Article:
Music therapy

Music therapy is based on the understanding that all human beings are musical – that is, we all have an innate response to music, which remains unchanged by illness, disability or emotional state. Our music therapists use musical improvisation informed by therapeutic theories to engage, reach out and support each person, whatever their disability, difficulties or diagnosis.

In music therapy, children and family members can experience music improvised uniquely for and with them. They will have the opportunity to interact and communicate musically and to express themselves in whatever way they can – using their body, voice or percussion instruments. Most of all, they’ll be forming a creative and therapeutic relationship with their music therapist.

We’ve been to sessions at the hospice like music and cake, but Skyla doesn’t cope very well in groups, so we have one-to-one music therapy sessions with Ray the music therapist. The sessions are incredible - Skyla moves her arms and legs about and has a big smile on her face. There’s definitely a connection there and it’s great to know services can be tailored to suit us.
A session may include...

  • Improvising music
  • Writing songs
  • Composing dance tracks
  • Making music CDs
  • Relaxing through music
  • Singing favourite songs
  • Working with family and as a group.

Music therapy can help to...

  • Provide a means of communication and self-expression, when words are not possible or are inadequate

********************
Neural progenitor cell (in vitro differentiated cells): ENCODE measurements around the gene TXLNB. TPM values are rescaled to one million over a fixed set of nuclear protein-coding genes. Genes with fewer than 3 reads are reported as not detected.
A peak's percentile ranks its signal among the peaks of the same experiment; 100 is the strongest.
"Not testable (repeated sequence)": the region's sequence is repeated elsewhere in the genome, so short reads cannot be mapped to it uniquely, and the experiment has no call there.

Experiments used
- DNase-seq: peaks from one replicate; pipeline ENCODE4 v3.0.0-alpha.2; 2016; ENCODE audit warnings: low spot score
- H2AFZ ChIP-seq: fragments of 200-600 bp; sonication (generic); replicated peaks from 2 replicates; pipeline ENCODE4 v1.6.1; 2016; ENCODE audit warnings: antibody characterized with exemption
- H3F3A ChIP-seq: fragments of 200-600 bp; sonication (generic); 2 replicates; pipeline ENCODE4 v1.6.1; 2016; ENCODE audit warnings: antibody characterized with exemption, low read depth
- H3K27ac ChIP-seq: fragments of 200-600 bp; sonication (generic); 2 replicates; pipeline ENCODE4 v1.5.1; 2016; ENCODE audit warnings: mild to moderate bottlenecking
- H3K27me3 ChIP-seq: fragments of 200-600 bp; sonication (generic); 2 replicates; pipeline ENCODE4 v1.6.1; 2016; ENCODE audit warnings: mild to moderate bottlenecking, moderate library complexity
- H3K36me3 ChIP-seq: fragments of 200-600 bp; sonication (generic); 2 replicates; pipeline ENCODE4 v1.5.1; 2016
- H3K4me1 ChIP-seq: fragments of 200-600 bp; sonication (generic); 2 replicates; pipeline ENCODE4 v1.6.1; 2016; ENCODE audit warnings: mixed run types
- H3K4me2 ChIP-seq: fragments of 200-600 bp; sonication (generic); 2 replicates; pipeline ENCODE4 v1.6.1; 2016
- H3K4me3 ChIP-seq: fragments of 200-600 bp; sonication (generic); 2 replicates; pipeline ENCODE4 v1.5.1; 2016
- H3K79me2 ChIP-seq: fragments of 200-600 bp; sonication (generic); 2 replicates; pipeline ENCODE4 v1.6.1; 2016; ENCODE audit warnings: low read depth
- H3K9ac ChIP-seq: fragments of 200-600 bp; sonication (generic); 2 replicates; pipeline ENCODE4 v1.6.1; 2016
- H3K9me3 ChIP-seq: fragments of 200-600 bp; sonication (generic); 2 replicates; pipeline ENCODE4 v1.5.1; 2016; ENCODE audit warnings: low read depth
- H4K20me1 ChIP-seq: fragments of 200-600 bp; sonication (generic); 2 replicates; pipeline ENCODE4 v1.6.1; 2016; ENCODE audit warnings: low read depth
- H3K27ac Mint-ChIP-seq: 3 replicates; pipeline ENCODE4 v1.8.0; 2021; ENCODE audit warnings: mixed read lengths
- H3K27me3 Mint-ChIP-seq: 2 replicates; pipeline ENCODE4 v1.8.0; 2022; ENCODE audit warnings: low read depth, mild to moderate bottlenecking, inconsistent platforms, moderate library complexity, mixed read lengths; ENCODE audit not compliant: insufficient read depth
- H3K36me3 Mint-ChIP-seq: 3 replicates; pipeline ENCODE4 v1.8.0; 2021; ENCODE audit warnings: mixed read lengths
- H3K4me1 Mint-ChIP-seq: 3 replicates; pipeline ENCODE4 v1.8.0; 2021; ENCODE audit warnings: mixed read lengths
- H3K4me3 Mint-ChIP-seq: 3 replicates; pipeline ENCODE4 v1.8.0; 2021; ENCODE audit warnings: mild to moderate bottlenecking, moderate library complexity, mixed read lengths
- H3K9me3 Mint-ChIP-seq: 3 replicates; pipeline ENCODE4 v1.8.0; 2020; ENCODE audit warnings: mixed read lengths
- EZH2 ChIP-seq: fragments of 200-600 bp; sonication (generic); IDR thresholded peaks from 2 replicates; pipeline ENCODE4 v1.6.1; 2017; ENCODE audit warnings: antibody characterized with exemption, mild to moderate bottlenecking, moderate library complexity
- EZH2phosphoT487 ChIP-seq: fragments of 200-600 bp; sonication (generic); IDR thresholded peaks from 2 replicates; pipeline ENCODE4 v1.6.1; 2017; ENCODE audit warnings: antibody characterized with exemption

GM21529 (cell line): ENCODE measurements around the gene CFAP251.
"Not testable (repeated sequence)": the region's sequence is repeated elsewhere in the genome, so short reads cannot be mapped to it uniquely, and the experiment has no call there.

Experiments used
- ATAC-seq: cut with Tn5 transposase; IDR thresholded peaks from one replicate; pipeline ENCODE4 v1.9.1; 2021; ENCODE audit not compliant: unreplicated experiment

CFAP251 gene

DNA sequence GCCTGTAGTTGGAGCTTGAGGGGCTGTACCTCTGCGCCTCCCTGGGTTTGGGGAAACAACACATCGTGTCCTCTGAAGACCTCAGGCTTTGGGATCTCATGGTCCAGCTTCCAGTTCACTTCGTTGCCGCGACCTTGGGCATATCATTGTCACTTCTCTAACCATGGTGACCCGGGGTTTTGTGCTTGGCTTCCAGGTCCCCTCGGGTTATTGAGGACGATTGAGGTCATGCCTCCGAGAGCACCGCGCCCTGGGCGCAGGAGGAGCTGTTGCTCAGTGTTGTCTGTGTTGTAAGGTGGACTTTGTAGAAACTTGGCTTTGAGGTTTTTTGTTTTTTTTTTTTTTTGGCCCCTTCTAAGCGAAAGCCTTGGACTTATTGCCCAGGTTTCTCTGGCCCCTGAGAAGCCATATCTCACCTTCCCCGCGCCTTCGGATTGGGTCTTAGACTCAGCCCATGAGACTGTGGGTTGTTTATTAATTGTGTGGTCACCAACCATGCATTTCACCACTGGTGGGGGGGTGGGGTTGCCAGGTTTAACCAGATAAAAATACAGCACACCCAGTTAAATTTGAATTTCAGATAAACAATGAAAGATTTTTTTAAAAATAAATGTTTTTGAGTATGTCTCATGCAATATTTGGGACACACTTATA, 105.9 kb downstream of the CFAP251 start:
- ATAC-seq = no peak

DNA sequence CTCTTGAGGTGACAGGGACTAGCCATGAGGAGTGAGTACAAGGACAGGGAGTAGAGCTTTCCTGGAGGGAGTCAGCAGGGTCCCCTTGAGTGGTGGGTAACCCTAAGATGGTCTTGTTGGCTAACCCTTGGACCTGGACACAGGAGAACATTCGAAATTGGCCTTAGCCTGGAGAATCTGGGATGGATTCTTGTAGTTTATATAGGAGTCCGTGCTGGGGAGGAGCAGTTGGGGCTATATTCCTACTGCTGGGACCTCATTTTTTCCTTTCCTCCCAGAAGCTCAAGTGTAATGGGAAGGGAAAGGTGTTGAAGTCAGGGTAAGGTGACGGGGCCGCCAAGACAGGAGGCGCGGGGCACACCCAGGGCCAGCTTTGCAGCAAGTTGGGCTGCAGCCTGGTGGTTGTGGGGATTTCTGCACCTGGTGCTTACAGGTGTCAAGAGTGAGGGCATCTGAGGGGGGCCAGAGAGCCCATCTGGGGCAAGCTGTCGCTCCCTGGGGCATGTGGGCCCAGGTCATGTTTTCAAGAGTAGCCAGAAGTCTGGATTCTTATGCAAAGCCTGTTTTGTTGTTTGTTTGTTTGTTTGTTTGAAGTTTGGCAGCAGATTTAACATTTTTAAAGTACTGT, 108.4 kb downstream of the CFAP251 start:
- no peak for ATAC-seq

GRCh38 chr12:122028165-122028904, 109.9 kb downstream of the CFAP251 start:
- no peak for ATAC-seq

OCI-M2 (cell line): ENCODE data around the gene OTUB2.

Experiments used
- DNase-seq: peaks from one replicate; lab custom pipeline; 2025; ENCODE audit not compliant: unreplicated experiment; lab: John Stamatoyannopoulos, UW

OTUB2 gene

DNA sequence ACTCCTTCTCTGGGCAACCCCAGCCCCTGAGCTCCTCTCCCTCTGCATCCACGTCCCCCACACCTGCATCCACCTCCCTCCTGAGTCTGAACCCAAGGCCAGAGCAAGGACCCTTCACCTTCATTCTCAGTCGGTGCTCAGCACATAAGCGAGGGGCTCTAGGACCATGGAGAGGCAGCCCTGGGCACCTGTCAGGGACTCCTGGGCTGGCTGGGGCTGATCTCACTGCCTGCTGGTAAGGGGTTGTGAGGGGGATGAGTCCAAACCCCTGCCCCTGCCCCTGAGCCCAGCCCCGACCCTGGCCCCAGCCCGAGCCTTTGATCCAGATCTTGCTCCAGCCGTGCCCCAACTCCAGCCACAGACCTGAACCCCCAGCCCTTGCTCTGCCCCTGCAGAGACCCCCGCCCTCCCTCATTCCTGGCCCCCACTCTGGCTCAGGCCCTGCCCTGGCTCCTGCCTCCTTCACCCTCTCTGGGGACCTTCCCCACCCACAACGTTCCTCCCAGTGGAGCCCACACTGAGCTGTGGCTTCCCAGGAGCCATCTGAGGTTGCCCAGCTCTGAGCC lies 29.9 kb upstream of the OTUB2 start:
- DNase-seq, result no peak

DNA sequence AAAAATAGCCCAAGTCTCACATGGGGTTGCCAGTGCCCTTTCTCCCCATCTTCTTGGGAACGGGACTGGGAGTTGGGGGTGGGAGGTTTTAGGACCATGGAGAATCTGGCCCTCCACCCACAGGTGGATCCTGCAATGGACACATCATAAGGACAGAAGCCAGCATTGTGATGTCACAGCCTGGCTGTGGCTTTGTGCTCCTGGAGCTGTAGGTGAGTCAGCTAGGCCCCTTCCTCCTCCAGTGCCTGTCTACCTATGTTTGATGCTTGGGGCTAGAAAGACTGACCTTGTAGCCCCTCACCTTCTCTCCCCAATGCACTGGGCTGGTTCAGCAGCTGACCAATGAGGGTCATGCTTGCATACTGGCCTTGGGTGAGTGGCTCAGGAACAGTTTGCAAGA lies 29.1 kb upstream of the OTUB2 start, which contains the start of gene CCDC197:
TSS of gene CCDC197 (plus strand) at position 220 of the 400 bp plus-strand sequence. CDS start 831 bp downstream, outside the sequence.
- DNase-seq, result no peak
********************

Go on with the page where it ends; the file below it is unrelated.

• Increase interaction for children with communication difficulties
  • Raise self-esteem and dignity
  • Encourage control and choice
  • Lower anxiety levels and promote a sense of well-being
  • Encourage physical and cognitive development
  • Add a spiritual dimension, helping to give people’s lives meaning, purpose and a sense of completion.
  • EACH helped us with coping mechanisms and special ways of remembering Stanley. Brad, Stanley's Dad
  • I can’t imagine what it would have been like. Nobody should have to, every family should be offered the support we were, and are still getting Claire, Jacob’s mum
  • It’s been a great opportunity to meet other parents in a similar situation, something that doesn't really happen anywhere else. Helen, William’s mum
  • We arrived at the hospice feeling scared and alone. We had so many questions – they answered them all and more. Claire, Jacob’s mum
  • The play specialists are excellent and I also get inspiration from the activities they organise. Heather, Lucy’s mum
  • EACH has helped us keep Stanley’s memory alive. And allows us to look to the future Brad, Stanley's Dad
  • Children like Lucy don’t get the opportunity to go to sleepovers or to their friends for tea, so the interaction she has at the hospice is priceless. Heather, Lucy’s mum
  • EACH helps us to create lovely memories and has played an important part in all of our lives, not just Lucy’s. Heather, Lucy’s mum
  • Renee loves going to The Treehouse, but it’s great that care staff are also able to visit us at home too. Stacy, Renee’s mum
  • When we first heard about the hospice we were apprehensive because we didn’t know what to expect. When we got there we realised it was a lovely place where Renee would be well looked after, and we would be able to have a much-needed break. Stacy, Renee’s mum
  • I really love going to the hospice. I’ve made friends there and get to do loads of fun stuff. Renee
  • We are also supported by the 24/7 True Colours nurses and it’s so reassuring knowing we can call on them whenever we need support or advice Helen, William’s mum
  • I didn’t realise hope was a gift until I became a mum. My little boy taught me many things and that was one of them Claire, Jacob’s mum
  • EACH supports families when they’re at their absolute lowest, helping them to come to terms with their child’s illness, losing them and beyond Brad, Stanley's Dad

The Treehouse

St. Augustine’s Gardens,
Ipswich, IP3 8NS


Church Lane, Milton,
Cambridge, CB24 6AB


Quidenham , Norwich,
Norfolk, NR16 2PH